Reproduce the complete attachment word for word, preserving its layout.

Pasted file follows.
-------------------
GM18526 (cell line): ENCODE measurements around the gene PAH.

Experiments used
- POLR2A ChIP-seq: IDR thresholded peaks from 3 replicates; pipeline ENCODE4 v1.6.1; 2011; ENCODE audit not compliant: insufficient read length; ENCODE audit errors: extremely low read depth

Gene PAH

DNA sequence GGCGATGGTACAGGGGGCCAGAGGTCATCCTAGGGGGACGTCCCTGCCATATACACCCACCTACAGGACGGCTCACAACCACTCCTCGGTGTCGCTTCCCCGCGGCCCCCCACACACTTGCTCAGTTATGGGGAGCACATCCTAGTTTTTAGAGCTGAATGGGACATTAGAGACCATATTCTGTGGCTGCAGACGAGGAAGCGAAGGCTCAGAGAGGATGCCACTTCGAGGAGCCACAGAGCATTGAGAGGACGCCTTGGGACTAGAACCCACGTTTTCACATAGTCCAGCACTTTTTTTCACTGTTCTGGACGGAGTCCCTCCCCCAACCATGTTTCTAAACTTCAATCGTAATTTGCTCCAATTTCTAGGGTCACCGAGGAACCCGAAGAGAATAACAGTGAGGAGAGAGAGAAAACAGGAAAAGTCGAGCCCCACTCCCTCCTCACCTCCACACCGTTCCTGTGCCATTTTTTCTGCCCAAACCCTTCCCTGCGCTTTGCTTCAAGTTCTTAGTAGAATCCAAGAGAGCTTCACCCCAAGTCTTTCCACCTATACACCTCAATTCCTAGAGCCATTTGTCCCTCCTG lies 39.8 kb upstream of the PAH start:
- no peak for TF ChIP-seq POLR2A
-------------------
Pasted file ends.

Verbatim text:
GM18526 (cell line): ENCODE measurements around the gene PAH.

Experiments used
- POLR2A ChIP-seq: IDR thresholded peaks from 3 replicates; pipeline ENCODE4 v1.6.1; 2011; ENCODE audit not compliant: insufficient read length; ENCODE audit errors: extremely low read depth

Gene PAH

DNA sequence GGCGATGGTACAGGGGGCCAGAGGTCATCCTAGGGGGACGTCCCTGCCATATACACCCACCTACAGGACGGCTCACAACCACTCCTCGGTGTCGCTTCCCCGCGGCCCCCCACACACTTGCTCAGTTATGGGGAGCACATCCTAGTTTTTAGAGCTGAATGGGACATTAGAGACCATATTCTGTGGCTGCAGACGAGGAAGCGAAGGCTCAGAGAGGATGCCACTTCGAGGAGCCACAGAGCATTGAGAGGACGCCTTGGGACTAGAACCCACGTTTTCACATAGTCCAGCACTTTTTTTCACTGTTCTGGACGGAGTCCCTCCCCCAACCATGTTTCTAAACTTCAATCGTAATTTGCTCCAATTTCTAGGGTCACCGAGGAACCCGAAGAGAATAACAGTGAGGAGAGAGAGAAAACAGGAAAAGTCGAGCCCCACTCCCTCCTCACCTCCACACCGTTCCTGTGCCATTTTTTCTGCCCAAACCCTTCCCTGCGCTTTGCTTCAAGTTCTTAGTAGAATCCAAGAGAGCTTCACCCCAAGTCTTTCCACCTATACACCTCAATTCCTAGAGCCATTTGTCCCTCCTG lies 39.8 kb upstream of the PAH start:
- no peak for TF ChIP-seq POLR2A